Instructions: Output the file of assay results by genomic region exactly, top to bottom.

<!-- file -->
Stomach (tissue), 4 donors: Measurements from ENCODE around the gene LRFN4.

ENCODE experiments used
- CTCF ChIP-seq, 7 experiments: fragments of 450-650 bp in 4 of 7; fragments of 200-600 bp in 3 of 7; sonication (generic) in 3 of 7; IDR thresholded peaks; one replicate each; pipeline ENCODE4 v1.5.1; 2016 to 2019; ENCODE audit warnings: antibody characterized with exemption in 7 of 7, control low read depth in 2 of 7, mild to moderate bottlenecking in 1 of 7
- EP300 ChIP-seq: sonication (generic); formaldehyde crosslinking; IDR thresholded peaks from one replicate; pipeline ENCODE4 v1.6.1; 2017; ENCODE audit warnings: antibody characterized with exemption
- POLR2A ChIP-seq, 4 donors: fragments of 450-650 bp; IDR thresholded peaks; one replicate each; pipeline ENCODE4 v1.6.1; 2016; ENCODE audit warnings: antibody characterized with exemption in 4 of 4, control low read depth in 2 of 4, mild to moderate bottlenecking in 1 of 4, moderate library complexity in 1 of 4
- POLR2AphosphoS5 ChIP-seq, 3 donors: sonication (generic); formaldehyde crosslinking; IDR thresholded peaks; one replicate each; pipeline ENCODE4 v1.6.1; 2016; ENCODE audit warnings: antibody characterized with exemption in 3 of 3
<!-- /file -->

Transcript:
Stomach (tissue), 4 donors: Measurements from ENCODE around the gene LRFN4.

ENCODE experiments used
- CTCF ChIP-seq, 7 experiments: fragments of 450-650 bp in 4 of 7; fragments of 200-600 bp in 3 of 7; sonication (generic) in 3 of 7; IDR thresholded peaks; one replicate each; pipeline ENCODE4 v1.5.1; 2016 to 2019; ENCODE audit warnings: antibody characterized with exemption in 7 of 7, control low read depth in 2 of 7, mild to moderate bottlenecking in 1 of 7
- EP300 ChIP-seq: sonication (generic); formaldehyde crosslinking; IDR thresholded peaks from one replicate; pipeline ENCODE4 v1.6.1; 2017; ENCODE audit warnings: antibody characterized with exemption
- POLR2A ChIP-seq, 4 donors: fragments of 450-650 bp; IDR thresholded peaks; one replicate each; pipeline ENCODE4 v1.6.1; 2016; ENCODE audit warnings: antibody characterized with exemption in 4 of 4, control low read depth in 2 of 4, mild to moderate bottlenecking in 1 of 4, moderate library complexity in 1 of 4
- POLR2AphosphoS5 ChIP-seq, 3 donors: sonication (generic); formaldehyde crosslinking; IDR thresholded peaks; one replicate each; pipeline ENCODE4 v1.6.1; 2016; ENCODE audit warnings: antibody characterized with exemption in 3 of 3